Gwen Hines, the chief executive of Save the Children, told the Guardian that severe financial hardship would really begin to bite in January, with many families already unable to afford basic goods.
Hines said: “Many families in the UK are living in dire circumstances right now and we know Christmas and the new year is going to be particularly difficult. We are concerned January will be the time financial hardship really begins to bite.”
31% of households in the bottom fifth of earners said they were significantly reducing the amount they spend on presents, festive food and other seasonal treats. That compared with 16% among the highest fifth of earners. 64% of all workers surveyed said they would be trying to rein in the cost of Christmas this year, amid widespread predictions that the economy is sliding into recession.
Emily Fry, an economist at the Resolution Foundation thinktank, told the Guardian: “Low-income families have faced the toughest cost-of-living pressures this year from soaring food prices to energy bills, and it is taking its toll this Christmas..." She added that family finances had already been stretched thin by the Covid pandemic, leaving poorer families little room for manoeuvre. “People who already entered the pandemic with lower savings, less of a buffer to be able to deal with unexpected shocks, are now facing a second crisis.”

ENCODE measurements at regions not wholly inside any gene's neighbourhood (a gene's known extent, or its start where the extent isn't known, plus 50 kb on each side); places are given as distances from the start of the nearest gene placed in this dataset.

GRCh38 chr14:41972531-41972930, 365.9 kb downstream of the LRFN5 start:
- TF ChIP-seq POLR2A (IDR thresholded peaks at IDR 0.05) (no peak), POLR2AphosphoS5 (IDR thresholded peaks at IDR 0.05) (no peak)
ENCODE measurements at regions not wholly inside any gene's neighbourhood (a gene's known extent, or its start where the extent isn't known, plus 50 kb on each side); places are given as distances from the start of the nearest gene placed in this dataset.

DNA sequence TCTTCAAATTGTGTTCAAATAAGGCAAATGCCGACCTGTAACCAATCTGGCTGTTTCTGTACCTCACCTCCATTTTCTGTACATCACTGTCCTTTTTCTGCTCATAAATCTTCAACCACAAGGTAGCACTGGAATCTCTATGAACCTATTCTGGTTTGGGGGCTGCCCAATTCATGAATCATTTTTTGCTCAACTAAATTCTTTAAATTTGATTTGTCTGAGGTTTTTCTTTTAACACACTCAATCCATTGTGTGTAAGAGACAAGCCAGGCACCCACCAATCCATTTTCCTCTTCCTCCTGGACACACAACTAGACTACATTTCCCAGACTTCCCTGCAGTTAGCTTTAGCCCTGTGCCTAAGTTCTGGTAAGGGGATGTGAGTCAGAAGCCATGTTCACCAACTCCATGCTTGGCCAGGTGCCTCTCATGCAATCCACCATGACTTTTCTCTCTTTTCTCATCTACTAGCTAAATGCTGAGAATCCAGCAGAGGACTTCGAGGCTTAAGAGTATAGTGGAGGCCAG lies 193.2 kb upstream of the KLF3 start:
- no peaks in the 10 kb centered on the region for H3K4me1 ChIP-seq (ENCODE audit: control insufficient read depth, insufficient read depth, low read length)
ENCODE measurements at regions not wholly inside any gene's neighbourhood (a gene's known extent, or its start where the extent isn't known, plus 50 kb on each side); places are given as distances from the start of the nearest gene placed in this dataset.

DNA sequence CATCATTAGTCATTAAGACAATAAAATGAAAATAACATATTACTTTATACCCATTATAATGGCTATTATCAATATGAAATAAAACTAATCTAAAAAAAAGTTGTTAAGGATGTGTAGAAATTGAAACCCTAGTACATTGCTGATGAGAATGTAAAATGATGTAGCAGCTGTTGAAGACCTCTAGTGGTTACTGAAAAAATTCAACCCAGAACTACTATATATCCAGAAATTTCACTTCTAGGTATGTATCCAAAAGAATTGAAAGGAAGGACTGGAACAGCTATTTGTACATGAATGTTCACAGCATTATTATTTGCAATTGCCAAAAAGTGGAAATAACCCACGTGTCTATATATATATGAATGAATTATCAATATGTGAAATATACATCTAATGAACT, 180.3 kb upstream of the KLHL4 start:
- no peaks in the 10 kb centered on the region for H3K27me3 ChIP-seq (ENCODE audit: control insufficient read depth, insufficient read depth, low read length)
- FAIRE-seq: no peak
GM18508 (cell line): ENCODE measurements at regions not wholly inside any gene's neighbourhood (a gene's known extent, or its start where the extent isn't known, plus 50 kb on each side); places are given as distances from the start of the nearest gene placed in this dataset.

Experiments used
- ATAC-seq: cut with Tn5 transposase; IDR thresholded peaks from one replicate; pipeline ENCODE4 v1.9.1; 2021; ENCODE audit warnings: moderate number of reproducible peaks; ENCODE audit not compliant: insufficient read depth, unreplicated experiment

Citizens Advice recently reported that they had referred the equivalent of 3.5 people every minute to a food bank in the first week of December – more than in any other week on record.